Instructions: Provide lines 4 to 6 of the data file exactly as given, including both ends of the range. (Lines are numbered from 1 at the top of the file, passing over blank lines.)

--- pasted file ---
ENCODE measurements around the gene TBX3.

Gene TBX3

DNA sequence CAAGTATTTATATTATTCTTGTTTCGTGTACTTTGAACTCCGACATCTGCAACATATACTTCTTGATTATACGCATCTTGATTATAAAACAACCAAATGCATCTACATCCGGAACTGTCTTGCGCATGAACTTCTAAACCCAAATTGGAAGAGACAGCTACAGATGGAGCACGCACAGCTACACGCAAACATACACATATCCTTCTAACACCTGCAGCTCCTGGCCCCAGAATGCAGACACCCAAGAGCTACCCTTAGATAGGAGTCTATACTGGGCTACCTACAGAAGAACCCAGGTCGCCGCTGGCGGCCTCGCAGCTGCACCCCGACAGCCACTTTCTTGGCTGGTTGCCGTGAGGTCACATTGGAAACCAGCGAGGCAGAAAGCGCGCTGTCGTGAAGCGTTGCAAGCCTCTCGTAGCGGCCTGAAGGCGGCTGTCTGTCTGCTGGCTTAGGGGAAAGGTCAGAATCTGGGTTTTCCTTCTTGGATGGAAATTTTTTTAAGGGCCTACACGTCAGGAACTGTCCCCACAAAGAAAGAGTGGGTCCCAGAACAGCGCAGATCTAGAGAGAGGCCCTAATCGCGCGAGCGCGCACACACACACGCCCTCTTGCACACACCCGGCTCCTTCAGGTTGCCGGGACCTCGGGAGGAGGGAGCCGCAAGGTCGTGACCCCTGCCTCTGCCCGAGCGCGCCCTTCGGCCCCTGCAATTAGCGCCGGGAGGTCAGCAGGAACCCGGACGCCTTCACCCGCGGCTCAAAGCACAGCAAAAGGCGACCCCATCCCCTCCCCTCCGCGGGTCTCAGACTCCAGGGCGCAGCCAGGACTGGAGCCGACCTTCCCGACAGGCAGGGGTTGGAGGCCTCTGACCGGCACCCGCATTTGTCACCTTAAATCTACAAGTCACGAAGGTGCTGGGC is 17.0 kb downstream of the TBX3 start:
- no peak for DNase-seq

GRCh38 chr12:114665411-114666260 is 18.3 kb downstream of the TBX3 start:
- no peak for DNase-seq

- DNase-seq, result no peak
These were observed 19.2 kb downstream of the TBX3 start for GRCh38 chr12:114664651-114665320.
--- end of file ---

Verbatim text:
- no peak for DNase-seq

GRCh38 chr12:114665411-114666260 is 18.3 kb downstream of the TBX3 start:
- no peak for DNase-seq